And it’s time to gear up for the busiest time of the fundraising year.
Do you have a plan to succeed?
Strategy requires choices. With pinched budgets and big needs, making those choices can be tough.
Where do you spend your money?
Where do you spend your time?
So take a look at what you’ve got to work with. Then decide what results you can achieve within those boundaries.
Alan Clayton wrote a terrific piece recently about the role of focus in successful fundraising. I encourage you to read it and let it influence your planning this fall. Doing one thing really well is more important than doing many things poorly!
Where to spend your money
This is a constant question for any nonprofit organization. We get pretty good at making do. Sometimes, that forces us to be creative.
Sometimes, that means we fail.
1. Printing and mailing
For organizations with a direct mail program, these expenses can add up quickly. You might feel it’s a great area for do-it-yourselfing.
But think carefully.
Maybe you mail a small number of pieces. Professional printing may not make financial sense. Buying or leasing a good office printer might be the better bet.
A strong appeal letter doesn’t have to be fancy. And if you have to touch every page anyway, take that as encouragement to add personal touches. Handwritten notes on that appeal could boost your results!
If you’re mailing more, though, it’s worth investigating mailing houses. This is especially true if you’re attempting to do bulk mail from the office. A good mailing house can often print, sort and mail for close to what you’d spend doing yourself. And it will happen faster and look more professional.
Remember, managing volunteers takes time. So talk to a mail house before you start revving up the volunteer stuffing team. You can get a quote for the job, and weigh your time against the money.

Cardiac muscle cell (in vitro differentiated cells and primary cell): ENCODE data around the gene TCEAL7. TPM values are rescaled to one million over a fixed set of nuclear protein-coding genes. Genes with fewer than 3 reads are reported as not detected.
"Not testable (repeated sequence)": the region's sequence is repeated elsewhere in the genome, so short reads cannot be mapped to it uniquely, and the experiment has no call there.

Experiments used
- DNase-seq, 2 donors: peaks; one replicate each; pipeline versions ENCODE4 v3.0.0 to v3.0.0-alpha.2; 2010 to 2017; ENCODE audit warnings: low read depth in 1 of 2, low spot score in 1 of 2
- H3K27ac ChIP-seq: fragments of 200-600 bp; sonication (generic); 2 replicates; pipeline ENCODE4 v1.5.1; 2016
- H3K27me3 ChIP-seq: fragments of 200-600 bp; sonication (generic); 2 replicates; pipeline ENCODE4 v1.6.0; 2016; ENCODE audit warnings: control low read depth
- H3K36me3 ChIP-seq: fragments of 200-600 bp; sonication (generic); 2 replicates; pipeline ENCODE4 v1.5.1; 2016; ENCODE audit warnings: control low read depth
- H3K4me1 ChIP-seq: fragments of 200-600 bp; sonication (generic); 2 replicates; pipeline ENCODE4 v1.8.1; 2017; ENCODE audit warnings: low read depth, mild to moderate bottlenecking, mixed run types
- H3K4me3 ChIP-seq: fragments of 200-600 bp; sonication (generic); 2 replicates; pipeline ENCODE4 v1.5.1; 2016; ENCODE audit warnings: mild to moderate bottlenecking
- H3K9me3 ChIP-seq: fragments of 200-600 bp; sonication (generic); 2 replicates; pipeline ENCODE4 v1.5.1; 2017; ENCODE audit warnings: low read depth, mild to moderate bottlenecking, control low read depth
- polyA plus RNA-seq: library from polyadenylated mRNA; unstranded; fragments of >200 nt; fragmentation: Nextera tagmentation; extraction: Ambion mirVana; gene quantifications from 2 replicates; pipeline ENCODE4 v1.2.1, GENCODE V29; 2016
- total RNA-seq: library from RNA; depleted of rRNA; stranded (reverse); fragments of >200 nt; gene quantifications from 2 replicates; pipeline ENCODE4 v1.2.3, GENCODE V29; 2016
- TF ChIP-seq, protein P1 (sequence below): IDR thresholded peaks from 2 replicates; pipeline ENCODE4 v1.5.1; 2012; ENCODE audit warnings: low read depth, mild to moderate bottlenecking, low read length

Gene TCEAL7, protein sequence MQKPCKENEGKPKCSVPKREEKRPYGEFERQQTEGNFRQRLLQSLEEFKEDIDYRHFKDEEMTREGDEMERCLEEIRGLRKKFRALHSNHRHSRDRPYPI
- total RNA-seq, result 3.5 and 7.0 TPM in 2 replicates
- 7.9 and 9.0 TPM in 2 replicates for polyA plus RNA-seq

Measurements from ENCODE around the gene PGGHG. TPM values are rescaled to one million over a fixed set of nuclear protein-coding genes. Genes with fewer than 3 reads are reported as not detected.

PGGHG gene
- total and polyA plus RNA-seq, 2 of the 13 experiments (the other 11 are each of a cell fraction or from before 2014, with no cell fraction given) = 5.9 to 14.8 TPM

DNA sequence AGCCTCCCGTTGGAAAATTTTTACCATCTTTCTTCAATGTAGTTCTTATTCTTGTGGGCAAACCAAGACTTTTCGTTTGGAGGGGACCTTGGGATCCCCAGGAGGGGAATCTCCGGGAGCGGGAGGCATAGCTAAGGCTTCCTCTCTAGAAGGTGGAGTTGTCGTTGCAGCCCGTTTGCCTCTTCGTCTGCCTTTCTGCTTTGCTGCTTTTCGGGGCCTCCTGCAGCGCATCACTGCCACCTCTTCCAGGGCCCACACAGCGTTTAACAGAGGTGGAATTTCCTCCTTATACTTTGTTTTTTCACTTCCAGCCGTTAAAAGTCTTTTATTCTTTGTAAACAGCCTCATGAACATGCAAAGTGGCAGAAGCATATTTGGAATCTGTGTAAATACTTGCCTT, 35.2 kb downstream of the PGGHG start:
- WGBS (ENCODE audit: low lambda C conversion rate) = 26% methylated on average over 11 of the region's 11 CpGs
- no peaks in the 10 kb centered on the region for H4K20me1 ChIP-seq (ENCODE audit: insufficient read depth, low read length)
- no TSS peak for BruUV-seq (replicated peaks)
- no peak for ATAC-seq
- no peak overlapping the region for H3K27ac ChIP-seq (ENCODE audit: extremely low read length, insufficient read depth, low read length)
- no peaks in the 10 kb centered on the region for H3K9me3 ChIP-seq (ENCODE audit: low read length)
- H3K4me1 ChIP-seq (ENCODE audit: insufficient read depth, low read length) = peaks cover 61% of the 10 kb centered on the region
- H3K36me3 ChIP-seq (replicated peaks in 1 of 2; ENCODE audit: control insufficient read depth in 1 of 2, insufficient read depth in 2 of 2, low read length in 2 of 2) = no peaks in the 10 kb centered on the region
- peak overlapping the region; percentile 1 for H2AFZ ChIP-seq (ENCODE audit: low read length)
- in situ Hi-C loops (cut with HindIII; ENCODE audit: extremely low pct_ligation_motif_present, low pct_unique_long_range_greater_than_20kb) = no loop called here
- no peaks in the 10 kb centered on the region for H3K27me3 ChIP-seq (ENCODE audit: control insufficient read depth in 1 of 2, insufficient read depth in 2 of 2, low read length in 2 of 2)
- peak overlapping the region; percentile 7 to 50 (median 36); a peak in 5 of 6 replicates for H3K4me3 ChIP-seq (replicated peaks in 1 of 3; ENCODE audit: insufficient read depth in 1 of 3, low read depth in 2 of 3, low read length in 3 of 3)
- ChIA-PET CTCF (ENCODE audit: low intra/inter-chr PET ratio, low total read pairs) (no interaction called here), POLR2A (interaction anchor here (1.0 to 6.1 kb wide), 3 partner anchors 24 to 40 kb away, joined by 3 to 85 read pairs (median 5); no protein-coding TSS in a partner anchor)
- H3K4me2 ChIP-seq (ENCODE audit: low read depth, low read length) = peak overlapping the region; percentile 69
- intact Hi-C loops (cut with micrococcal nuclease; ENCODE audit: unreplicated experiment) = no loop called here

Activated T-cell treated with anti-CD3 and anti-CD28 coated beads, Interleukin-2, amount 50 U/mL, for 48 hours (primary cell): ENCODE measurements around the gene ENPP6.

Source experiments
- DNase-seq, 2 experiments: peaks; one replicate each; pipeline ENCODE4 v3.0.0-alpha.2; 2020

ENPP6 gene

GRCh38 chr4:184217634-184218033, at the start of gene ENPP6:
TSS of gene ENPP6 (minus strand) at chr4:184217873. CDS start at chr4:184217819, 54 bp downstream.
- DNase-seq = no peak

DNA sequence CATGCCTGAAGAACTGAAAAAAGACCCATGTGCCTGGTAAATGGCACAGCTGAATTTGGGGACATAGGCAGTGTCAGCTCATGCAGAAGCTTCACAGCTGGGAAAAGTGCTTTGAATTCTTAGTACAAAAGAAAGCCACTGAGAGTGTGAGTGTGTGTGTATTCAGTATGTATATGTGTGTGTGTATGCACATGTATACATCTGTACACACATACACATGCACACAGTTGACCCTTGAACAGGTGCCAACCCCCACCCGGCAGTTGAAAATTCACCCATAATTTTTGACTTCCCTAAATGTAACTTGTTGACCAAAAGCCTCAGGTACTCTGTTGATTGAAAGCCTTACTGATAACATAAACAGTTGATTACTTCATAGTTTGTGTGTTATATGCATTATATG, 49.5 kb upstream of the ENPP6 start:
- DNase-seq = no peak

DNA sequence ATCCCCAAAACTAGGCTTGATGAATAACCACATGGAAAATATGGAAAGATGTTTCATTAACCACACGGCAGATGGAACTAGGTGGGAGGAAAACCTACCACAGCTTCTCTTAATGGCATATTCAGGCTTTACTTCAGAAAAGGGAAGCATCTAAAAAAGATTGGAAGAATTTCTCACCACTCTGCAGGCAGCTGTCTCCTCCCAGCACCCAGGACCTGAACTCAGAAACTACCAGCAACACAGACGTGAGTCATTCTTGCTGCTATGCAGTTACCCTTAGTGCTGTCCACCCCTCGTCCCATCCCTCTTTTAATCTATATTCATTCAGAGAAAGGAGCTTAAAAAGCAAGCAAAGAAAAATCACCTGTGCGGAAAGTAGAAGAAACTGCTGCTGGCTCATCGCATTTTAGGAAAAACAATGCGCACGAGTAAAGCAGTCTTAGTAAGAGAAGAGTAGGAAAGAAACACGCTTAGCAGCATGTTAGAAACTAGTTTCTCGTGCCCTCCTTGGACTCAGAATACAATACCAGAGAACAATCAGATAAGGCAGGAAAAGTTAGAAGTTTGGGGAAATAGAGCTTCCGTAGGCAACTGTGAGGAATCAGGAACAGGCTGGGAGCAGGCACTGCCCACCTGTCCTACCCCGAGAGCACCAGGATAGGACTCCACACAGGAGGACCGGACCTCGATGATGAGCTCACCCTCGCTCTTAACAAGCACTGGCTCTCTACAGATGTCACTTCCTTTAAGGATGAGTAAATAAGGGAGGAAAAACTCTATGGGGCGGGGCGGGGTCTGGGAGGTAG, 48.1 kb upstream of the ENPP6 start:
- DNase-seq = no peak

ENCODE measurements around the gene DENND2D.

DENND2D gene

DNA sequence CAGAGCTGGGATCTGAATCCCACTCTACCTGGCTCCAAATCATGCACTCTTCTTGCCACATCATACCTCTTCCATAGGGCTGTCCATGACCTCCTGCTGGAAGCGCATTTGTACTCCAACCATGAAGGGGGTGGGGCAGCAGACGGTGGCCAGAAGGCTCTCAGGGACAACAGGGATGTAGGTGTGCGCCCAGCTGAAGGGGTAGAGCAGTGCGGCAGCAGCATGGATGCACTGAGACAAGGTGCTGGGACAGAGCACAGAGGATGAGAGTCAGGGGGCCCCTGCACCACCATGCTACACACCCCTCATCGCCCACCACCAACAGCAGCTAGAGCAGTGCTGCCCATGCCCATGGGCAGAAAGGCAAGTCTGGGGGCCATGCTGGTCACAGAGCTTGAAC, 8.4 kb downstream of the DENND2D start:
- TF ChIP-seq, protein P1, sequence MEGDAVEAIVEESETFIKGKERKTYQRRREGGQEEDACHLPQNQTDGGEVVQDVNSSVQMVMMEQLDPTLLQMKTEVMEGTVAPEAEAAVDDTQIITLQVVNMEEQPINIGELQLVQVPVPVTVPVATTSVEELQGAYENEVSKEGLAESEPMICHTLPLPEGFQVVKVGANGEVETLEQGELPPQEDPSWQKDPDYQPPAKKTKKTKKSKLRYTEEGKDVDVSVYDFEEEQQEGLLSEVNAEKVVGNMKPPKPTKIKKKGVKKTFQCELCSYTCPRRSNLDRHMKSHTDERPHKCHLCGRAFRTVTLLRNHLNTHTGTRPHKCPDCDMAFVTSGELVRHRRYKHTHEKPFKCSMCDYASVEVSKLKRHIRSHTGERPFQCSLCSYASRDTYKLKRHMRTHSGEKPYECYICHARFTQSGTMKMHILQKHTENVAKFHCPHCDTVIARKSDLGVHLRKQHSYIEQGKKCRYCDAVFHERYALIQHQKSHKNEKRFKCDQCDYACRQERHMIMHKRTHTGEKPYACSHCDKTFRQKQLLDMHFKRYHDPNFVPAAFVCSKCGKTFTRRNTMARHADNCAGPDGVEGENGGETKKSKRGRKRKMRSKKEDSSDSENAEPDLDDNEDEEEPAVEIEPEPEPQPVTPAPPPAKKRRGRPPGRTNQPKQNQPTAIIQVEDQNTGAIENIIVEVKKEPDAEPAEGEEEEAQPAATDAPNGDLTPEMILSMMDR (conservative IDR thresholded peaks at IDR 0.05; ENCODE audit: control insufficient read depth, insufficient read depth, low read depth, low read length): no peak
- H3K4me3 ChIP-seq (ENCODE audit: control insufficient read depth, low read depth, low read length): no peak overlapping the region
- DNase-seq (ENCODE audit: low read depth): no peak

Mailing at the less expensive nonprofit rate makes sense. But maybe you’re concerned about how long it can take to reach your donors. Talk to your mailing house about that as well. Mine discovered that a nonprofit rate mailing from a smaller post office went out as fast as first-class. The smaller post office had no room to leave it sitting around!
2. Data systems
Data is critical to your work. It’s never a good idea to skimp here.
Excel is not a solution. And unless you’re a genius with it, neither is Access.
Again, consider both time and money. A good system should be easy to use – even for newbies. With turnover what it is in our sector, training is an important consideration. (You shouldn’t need 2-week training sessions out of state to use your system.)
Consider also the time you spend trying to make Excel or some other less functional solution work. Investing in great donor software is a must.
Invest time upfront by making a careful choice.
- Does the software track what you need to track?
- Can you and your colleagues learn it quickly?
- How easy is it to pull reports?
- Can you adapt it to your organization’s unique needs?
- What’s their support like?
(Talk to other users and make sure support is great and available via a toll-free number. I was shocked to find one system required a toll call just to ask a question.)